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Patrick Devlin and Morality in the Law

Patrick Devlin and Morality in the Law

First we must state clearly the questions to be examined, these could be loosely put in It is important to state Devlin's case as much debate has sprung from, and refers to it.

In 1959 Patrick Devlin gave a lecture, later published as, "The Enforcement of Morals" concerning whether morality ought to be protected by the law.

He begins equating morality with religion and its distinctions between good and evil. Religion states immorality is sinful. Should the criminal law concern itself with enforcement of morals and punishment of sin; what is the connection between crime and sin?

Devlin refers to the "Wolfenden Report" which looked particularly at the area of homosexuality and legal enforcement of morality.

In their finding the Wolfenden committee put forward the following;

"Our own formulation of the function of the criminal law so far as it concerns the subjects of this inquiry...is to preserve public order and decency, to protect the citizen from what is offensive or injurious, and to provide sufficient safeguards against exploitation and corruption of others, particularly those who are specially vulnerable because they are young, weak in body or mind, inexperienced, or in a state of special physical, official or economic dependence.

It is not, in our view, the function of the law to intervene in the private lives of citizens, or to seek to enforce any particular pattern of behaviour, further than is nececcary to carry out the purposes we have outlined." [Ref:1, p.2]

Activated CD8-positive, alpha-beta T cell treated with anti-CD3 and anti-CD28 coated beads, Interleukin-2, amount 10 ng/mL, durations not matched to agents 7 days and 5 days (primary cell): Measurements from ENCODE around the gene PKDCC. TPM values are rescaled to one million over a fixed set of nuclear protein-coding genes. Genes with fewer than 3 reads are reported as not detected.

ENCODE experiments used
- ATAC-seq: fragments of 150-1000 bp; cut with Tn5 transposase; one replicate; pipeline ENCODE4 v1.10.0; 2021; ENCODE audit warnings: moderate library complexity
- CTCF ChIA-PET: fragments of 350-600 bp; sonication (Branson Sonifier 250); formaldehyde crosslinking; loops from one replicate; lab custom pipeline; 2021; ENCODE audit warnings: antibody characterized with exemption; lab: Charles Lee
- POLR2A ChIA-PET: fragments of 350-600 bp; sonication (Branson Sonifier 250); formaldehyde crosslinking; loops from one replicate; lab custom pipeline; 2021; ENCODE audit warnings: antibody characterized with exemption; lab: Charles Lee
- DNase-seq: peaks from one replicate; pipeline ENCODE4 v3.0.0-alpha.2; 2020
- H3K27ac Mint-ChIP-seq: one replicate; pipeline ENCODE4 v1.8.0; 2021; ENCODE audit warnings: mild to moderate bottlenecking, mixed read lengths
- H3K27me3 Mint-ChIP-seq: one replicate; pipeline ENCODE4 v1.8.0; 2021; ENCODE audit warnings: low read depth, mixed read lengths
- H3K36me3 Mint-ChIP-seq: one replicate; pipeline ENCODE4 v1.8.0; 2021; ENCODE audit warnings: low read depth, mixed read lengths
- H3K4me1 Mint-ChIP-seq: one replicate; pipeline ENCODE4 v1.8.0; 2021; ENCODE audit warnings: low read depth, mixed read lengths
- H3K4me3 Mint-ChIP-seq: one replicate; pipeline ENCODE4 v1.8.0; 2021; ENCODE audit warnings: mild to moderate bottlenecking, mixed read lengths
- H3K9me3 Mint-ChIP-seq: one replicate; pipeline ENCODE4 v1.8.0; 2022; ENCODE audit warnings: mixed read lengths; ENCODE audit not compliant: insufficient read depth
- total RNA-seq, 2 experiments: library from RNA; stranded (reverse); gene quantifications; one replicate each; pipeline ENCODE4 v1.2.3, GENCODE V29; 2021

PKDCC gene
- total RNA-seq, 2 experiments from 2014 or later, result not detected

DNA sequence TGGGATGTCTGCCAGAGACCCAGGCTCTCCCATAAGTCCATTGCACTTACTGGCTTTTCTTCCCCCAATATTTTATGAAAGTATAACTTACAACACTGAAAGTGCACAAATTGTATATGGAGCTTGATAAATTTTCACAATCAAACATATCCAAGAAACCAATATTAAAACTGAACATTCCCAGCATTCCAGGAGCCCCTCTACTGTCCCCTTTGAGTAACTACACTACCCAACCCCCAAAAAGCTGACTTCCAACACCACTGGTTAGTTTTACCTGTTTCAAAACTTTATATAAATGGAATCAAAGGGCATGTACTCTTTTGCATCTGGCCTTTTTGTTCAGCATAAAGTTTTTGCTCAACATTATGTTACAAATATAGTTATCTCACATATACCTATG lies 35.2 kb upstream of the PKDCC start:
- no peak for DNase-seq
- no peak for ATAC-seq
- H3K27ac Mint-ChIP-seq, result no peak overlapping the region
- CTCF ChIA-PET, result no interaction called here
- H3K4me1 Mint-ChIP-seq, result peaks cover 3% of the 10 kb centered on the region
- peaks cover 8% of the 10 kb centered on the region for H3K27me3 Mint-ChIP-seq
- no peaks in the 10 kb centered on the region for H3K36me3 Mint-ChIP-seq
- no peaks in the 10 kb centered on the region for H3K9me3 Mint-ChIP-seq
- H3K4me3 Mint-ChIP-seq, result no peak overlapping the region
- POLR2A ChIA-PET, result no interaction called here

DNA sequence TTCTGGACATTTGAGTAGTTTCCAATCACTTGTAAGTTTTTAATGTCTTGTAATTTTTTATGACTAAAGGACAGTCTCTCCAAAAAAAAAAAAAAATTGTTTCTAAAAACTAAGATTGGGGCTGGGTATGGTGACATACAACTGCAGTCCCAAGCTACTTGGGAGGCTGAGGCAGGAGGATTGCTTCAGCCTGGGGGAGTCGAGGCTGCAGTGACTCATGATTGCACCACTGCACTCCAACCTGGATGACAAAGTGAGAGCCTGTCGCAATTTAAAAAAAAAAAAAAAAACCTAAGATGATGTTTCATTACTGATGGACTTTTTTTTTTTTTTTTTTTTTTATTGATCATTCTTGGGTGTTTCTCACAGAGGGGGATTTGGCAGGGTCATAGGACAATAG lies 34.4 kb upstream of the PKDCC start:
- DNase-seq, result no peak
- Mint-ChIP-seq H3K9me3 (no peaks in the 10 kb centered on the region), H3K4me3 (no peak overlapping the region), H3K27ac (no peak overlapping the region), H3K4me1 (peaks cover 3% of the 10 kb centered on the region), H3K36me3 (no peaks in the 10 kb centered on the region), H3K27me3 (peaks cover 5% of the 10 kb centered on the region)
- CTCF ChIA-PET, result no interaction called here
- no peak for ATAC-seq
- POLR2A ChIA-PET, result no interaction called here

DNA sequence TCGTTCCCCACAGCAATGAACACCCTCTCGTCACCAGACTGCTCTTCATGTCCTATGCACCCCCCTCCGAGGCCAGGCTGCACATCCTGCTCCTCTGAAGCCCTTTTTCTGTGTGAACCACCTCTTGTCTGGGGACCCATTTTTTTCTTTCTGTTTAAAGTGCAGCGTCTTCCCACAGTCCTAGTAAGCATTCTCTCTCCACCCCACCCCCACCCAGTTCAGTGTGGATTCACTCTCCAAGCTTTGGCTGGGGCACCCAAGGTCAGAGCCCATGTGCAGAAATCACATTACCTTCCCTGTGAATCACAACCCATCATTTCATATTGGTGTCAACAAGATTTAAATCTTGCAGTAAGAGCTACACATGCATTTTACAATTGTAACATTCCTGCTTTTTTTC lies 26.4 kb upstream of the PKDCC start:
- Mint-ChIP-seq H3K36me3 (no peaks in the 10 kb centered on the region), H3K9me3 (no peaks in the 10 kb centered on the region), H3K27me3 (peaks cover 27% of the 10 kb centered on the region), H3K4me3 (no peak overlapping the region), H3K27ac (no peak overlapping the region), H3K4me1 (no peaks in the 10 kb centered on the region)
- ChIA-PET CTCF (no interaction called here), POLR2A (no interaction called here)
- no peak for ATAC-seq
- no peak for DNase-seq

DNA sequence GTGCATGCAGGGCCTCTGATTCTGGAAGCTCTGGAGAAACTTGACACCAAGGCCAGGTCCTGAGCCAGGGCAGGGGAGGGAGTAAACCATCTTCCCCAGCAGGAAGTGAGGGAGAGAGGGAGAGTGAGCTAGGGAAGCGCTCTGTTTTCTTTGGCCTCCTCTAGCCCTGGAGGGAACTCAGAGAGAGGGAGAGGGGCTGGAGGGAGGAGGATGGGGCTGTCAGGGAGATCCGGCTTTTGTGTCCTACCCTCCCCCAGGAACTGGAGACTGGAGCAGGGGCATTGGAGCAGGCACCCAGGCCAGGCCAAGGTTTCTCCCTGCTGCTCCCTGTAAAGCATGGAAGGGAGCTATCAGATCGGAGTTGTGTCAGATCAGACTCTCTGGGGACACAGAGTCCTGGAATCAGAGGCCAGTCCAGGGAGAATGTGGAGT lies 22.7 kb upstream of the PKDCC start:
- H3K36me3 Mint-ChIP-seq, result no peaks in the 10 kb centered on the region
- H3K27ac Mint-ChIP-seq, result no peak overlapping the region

The Wolfenden committee recognised an realm of personal or private morality, and indeed immorality.

They felt it important that both society and the law give the individual freedom of choice and action in that no act of immorality ought to be a criminal offence unless accompanied by other publicly offensive or injurious features such as public indecency, corruption or exploitation.
Devlin criticised using the term 'private morality', and prefered to term individual behaviour that was not in line with public morality, (as he felt all morality was) as being 'private behaviour'.

Immoral private behaviour ought to be tolerated unless it is injurious or causes public offense. He also asked what is meant by freedom of choice and action, is it freedom to decide for oneself what is moral and immoral or society neutral, or is it freedom to be immoral if one wants to be?
Devlin argued...

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